At the beginning of section 4, ‘Reading photographs’ for my course, ‘Context and Narrative’, I have been asked to try to think of any photos that may be produced that are not intended for expression or communication.
Assuming that the photo hasn’t been over of under exposed to a degree that the image is totally white or black then the short answer is no. For surely all photos either express something or communicate something.
However, my first thought as to a possible contender would be a photo taken for say quality-control to record that something was made or fitted to a set standard or requirement. components in a nuclear-power-station that once fitted can not easily be inspected or checked and therefor are photographed during installation. But this still communicates a detail of information that may at a later date be referred to.
I can only suggest that a live picture from a CCTV that is both unrecorded and un-viewed comes close to this description, for as long as no one is watching the monitor screen then the images communicate nothing nor do they express any meaning. There existence has little point. Perhaps a philosopher can take this observation and apply it to any photograph arguing that for as long as no one is looking at a picture, the picture communicates nothing and nor does it expresses anything until there a pair of eyes to look upon it. This argument may be stretched to argue that without cultural / or use of a humans recognized visual language then any photo may not make sense to the viewer. For example as viewed through the eyes on an insect, domestic pet or a Martian.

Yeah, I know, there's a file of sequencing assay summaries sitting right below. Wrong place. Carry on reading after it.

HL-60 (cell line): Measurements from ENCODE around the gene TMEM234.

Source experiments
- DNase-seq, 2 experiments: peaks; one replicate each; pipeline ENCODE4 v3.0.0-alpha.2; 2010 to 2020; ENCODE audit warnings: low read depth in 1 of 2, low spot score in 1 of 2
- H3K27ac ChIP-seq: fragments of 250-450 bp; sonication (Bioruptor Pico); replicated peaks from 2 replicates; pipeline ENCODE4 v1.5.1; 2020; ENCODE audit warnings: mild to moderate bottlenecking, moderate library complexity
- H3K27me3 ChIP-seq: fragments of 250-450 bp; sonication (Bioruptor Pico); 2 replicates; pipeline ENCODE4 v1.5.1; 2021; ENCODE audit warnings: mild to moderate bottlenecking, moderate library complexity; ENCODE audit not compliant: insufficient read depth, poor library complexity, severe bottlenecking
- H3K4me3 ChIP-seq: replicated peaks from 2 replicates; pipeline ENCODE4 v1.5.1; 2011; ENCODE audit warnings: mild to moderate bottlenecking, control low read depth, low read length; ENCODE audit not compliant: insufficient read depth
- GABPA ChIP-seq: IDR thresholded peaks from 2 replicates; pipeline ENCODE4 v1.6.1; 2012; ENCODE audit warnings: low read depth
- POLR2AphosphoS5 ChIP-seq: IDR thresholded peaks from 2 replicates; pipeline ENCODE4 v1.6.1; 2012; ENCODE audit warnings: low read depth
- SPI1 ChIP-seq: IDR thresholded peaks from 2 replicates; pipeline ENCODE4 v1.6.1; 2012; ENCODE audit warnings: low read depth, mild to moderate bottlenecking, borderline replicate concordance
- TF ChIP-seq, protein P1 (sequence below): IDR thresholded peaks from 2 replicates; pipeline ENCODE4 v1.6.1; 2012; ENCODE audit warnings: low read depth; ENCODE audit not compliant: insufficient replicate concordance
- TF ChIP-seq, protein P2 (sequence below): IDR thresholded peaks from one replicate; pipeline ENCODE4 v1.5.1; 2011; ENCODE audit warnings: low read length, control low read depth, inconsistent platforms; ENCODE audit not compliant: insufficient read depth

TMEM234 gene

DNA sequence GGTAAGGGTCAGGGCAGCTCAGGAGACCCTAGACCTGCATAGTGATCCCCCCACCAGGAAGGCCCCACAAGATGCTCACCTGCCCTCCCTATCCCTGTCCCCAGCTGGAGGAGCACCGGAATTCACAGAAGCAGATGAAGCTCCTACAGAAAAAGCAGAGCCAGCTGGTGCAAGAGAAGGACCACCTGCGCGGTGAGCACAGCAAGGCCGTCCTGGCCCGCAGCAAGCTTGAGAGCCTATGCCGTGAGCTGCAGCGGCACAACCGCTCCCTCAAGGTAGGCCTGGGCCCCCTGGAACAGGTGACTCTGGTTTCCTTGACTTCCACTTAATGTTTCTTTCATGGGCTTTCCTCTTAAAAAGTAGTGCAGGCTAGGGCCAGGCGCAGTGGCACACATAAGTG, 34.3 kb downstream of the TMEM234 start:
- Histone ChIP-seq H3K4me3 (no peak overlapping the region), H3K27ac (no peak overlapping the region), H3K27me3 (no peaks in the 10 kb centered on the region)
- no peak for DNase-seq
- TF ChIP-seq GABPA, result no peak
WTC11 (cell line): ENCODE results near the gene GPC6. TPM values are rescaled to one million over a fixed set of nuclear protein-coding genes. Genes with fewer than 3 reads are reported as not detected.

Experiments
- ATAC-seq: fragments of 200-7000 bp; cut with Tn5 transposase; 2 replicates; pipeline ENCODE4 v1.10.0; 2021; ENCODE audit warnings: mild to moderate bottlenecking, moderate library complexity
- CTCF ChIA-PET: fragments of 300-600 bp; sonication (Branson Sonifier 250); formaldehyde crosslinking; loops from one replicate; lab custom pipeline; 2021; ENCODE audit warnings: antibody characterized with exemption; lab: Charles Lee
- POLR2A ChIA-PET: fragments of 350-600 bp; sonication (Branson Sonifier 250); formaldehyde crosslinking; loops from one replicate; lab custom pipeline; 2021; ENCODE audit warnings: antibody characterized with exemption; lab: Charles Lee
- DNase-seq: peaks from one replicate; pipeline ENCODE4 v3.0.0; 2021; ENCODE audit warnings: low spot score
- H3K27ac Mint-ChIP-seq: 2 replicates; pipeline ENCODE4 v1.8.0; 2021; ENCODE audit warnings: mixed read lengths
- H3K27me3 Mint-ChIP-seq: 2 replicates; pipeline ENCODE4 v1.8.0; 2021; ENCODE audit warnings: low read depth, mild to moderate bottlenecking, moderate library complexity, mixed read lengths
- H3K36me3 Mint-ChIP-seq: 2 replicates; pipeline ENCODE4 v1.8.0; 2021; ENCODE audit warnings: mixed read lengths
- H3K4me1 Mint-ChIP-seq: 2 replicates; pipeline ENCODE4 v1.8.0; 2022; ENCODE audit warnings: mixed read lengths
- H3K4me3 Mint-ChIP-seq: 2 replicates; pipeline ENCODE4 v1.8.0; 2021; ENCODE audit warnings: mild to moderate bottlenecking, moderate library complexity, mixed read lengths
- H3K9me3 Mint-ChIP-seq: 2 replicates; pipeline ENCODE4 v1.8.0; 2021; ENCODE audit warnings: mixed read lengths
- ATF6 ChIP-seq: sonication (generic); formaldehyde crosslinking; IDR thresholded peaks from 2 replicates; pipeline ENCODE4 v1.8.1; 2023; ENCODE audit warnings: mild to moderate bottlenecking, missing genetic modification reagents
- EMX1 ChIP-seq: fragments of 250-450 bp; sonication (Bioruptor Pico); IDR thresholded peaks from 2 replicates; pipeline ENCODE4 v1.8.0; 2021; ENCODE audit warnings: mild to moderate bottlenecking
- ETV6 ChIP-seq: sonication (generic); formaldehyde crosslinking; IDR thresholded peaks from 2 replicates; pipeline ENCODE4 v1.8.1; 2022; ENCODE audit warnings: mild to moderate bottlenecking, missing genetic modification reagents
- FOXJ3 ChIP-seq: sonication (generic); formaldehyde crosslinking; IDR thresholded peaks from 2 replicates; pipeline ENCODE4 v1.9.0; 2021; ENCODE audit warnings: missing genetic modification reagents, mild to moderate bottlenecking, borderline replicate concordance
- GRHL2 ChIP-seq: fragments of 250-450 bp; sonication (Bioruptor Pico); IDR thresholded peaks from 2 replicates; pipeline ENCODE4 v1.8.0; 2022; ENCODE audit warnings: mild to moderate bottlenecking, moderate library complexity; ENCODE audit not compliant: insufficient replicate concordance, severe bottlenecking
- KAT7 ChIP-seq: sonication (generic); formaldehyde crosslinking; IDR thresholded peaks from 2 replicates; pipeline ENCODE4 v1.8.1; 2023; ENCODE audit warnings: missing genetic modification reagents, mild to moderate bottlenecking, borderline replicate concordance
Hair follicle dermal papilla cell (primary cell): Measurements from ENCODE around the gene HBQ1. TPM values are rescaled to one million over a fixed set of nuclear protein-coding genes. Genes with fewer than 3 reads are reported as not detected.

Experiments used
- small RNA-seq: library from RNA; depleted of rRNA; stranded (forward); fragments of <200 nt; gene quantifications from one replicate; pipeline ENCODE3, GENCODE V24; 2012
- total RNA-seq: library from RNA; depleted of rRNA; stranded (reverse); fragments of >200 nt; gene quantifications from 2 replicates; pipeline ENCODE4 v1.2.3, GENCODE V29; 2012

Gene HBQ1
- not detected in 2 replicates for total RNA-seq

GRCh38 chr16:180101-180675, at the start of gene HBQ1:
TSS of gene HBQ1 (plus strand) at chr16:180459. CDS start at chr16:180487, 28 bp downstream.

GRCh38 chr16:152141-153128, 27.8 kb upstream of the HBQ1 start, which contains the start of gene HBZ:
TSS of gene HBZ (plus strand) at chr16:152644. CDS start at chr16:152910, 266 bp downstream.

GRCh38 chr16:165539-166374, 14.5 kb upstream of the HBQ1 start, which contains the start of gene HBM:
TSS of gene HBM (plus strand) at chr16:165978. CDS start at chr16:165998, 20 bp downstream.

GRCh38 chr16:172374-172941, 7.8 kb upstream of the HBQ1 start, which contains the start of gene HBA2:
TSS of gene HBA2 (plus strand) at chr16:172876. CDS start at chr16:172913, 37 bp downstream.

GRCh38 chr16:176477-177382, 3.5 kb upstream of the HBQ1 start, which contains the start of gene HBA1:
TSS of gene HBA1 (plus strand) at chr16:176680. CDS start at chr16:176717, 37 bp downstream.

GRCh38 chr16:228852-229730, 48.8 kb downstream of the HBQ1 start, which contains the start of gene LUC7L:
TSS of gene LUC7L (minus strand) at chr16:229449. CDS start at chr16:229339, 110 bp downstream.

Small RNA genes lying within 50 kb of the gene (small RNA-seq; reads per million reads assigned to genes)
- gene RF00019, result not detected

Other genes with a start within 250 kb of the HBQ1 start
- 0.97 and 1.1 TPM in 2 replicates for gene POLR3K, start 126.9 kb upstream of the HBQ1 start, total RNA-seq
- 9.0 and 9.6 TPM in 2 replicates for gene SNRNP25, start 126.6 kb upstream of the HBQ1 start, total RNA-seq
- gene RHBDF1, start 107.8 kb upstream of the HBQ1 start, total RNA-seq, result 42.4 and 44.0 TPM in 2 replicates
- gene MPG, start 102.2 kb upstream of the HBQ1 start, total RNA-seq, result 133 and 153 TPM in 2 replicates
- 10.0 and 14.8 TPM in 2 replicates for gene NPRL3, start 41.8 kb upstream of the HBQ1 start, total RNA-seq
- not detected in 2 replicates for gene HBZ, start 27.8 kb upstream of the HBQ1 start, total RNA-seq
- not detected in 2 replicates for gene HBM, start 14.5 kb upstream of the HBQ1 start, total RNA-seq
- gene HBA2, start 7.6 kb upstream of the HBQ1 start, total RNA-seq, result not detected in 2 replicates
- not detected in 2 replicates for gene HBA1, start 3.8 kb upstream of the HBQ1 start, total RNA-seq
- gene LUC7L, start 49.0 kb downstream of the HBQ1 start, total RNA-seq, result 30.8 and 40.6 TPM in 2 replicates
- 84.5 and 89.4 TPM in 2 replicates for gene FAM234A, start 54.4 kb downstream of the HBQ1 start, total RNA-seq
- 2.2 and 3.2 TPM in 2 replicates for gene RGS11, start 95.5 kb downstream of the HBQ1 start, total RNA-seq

The Problems of Philosophy by Bertrand Russell, ISBN: 9781514341018.
I purchased this book earlier this year to read as part of my study for my photography degree. I can not recall why I ordered it as it is not listed anywhere as a book to read but as I had it and was going away on holiday where I would have the time and opportunity to read it.
Russell discusses the fundamental argument of philosophy by discussing what is real? He begins by arguing for and against the physical existence of the table he is sitting at and do people all experience the sense of sight, sound, smell and touch the same way? He refers to the information that we receive regarding sight, smell, touch etc. as sense-data which is an interesting choice of words given that this book was written in 1912 and I believe was an expression originally coined by J.M. Keynes. Almost 21st century I.T. language.
This was not too hard to read, if perhaps seeming a little bizarre to read about an argument about the existence of a table but again I like to keep an open mind as I often find that knowledge always find a use, if only to be a bore at a dreadful party!